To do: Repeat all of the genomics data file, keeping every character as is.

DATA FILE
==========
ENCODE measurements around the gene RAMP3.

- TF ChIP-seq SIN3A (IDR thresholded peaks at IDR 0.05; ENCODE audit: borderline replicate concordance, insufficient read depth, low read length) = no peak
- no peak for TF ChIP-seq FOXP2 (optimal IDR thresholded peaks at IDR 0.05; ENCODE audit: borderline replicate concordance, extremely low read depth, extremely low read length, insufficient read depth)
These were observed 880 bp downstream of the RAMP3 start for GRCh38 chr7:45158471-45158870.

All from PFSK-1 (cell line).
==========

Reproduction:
ENCODE measurements around the gene RAMP3.

- TF ChIP-seq SIN3A (IDR thresholded peaks at IDR 0.05; ENCODE audit: borderline replicate concordance, insufficient read depth, low read length) = no peak
- no peak for TF ChIP-seq FOXP2 (optimal IDR thresholded peaks at IDR 0.05; ENCODE audit: borderline replicate concordance, extremely low read depth, extremely low read length, insufficient read depth)
These were observed 880 bp downstream of the RAMP3 start for GRCh38 chr7:45158471-45158870.

All from PFSK-1 (cell line).